Rosters Set For NHL Fan-Star Game

In 1971, a man by the name of John Lennon wrote a song titled “Power to the People”. The title of the song can be found littered throughout the lyrics as Lennon chants these words in hopes of igniting a revolution. At first glance, this song may have a direct connection to the NHL All-Star Game that is held every year. And while we aren’t asking our comrades and brothers for social or government changes, we are asking the high body of the National League to hear our wants and needs during the All-Star festivities.

The full rosters for the 2012 NHL All-Star game were announced earlier today after the fans had an opportunity to vote for the first six players in. As the names poured in, every fan out there most likely scoured the list to find their team’s representative and to see who was left out. Once people became familiar with the full list of players, the outcries began to sound off like a fire alarm in the middle of the night.

How can they leave Nick Lidstrom off this list? No Teemu, are you serious? Not having James Neal on this list is completely bogus. It was sure nice of them to exclude any offensive power the Devils have in Kovalchuck and Parise. Don’t tell me that Hartnell will have days off during the break.

The more complaints I read, the more comical this situation became. To be clear, I’m not finding humor in the fact that some deserving players were left off the list or that some surprises snuck in. What makes this situation so amusing is the intensity that fans, bloggers, and team beat writers put into this game. If they would only pause before voicing their opinion, they might have the sense to change their heated outlook. Do they realize that the NHL All-Star game means absolutely nothing?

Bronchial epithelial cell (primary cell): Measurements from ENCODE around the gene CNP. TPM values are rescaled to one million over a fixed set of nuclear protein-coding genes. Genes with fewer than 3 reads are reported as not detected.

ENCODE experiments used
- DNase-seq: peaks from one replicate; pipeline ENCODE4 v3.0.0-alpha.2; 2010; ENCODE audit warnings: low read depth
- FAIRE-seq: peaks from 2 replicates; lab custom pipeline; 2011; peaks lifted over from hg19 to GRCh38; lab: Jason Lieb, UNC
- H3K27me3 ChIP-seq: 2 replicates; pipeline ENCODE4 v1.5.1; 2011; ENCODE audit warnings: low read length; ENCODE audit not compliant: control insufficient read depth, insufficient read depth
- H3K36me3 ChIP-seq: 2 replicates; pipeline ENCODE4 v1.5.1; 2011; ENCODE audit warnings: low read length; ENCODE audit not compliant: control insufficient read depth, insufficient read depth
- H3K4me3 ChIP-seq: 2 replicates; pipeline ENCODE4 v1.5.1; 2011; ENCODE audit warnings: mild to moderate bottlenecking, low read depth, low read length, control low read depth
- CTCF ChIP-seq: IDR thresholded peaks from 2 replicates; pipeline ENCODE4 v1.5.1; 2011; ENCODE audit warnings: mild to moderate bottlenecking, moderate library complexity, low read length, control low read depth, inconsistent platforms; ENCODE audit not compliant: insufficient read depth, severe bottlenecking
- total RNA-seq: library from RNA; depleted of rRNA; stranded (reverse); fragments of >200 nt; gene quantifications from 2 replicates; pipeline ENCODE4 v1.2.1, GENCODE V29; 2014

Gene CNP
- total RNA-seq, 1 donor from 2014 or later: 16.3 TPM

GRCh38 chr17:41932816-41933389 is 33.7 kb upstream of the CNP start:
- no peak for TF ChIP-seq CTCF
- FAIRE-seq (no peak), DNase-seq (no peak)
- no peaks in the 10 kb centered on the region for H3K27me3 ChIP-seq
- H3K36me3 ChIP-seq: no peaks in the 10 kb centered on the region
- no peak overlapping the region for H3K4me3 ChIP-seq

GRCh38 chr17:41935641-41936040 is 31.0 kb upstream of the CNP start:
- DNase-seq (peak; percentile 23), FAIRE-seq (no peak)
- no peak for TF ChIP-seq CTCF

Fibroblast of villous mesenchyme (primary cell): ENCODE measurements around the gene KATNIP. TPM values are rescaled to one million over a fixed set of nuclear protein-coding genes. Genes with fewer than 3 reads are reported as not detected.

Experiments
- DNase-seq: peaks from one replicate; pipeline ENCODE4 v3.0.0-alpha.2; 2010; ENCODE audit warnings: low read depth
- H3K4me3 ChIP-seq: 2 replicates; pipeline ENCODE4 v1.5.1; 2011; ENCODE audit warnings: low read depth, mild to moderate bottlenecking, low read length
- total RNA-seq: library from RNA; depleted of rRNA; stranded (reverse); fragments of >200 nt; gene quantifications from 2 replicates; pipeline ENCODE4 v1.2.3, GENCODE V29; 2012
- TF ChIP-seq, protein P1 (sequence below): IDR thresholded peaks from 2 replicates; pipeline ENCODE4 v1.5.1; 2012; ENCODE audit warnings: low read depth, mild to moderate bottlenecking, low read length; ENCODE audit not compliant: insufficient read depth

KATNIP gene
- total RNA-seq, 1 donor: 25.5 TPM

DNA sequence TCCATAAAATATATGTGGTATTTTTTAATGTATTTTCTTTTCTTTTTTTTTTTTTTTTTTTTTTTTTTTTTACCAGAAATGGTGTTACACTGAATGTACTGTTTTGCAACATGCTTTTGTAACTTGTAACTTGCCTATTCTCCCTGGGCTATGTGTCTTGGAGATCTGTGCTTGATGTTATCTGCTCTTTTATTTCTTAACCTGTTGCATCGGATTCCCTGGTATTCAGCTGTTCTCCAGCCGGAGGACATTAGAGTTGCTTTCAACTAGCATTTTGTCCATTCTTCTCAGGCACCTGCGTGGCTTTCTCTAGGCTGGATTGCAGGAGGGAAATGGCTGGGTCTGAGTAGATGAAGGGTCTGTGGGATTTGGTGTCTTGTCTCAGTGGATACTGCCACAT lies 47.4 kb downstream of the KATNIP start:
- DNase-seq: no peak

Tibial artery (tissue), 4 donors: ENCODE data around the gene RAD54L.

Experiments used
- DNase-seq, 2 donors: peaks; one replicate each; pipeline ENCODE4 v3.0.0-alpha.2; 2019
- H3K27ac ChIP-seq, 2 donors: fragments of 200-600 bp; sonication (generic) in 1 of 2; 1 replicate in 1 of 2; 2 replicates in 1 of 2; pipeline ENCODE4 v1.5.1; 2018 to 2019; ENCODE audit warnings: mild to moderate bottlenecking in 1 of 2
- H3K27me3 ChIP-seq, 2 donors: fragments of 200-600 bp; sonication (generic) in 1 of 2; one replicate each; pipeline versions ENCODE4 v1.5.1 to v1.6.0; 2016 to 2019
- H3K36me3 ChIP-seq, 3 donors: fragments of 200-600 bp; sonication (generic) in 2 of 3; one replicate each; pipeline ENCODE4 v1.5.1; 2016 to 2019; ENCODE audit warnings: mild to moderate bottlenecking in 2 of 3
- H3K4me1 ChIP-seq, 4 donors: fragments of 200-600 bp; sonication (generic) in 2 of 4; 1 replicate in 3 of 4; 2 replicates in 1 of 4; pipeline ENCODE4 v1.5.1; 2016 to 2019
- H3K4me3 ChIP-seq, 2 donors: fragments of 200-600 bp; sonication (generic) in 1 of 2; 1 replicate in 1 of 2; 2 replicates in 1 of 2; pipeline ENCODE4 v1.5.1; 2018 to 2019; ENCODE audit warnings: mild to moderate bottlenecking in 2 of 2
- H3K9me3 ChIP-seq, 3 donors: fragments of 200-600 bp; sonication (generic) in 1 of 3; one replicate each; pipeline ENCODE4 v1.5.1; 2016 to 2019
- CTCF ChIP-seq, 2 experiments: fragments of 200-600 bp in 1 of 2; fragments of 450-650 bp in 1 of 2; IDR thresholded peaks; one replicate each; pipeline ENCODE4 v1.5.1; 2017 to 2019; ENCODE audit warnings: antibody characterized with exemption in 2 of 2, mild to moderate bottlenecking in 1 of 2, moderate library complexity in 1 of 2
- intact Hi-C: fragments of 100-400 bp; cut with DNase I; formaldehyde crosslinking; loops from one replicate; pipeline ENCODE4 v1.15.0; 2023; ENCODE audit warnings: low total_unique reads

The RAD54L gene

By definition, an All-Star game is an exhibition game played by the best players in the league during the season in which the game is held.

Stop. I want you to read the previous sentence again. Did you find anything specific? If you didn’t, let me point out two word that stood out above the rest: exhibition game. Yes, that means that the game you will see in Ottawa or on your television screens has absolutely no significant value to the regular season. If it did, do you really believe that the league would allow the fans to choose the first six players?

Like any other sports league out there, the National Hockey League would not survive without the undying love from its fans. Because of that love (and the opportunity to make a profit), the league continually grants their fans the gift of an All-Star game every year. The bright lights, the superstar players, and the allure of what could be brings together millions of fans that want to witness this anomaly of an event. And since this game is a gift to the fans, the notion of it being an “All-Star” game changes it to a “Fan-Star” game.

Changing the “name” of it isn’t the only thing that occurs. You also have to consider the entertainers who will be putting on this showcase – more specifically, the players. If they find themselves injured or wishing to cash a rain check, they will do so. An extra few days of rest in the middle of the season will do wonders to those who want to gear up for the second half and a post season run. Therefore, legends like Lidstrom and Selanne will secretly walk out of a commitment that they’ve already participated in multiple times before. In their place will walk players who might have made it on past body of work such as Alexander Ovechkin. Everyone knows that the great 8 can make things exciting despite his lackluster numbers.

It makes no sense to me as to why emotions run wild when discussing the NHL All-Star game. Sure, we all like to see our team’s best players a chance to play with some of the best talent, but when it boils down to it, the game isn’t important at all. I might even go as far as saying it is a nuisance to the top teams in the league. Why would anyone want the Bruins, Rangers, or the Canucks to send their players considering that all three of those teams have legitimate shot at making a deep playoff run? Would you rather see them in an All-Star game or lifting up the Stanley Cup? Not a hard choice if you think about it.

So as we all decide to climb the highest mountain to shout our own beliefs, maybe we should take in the view instead of giving our lungs a workout. In the big picture, the All-Star game is for the community of fans and most importantly – it is just an exhibition game. If your favorite player did not make it, it isn’t the end of the world. Who knows – it might actually be beneficial. After all, a skewed pool of players is what happens when you reward the fans.

Oh well, power to the people.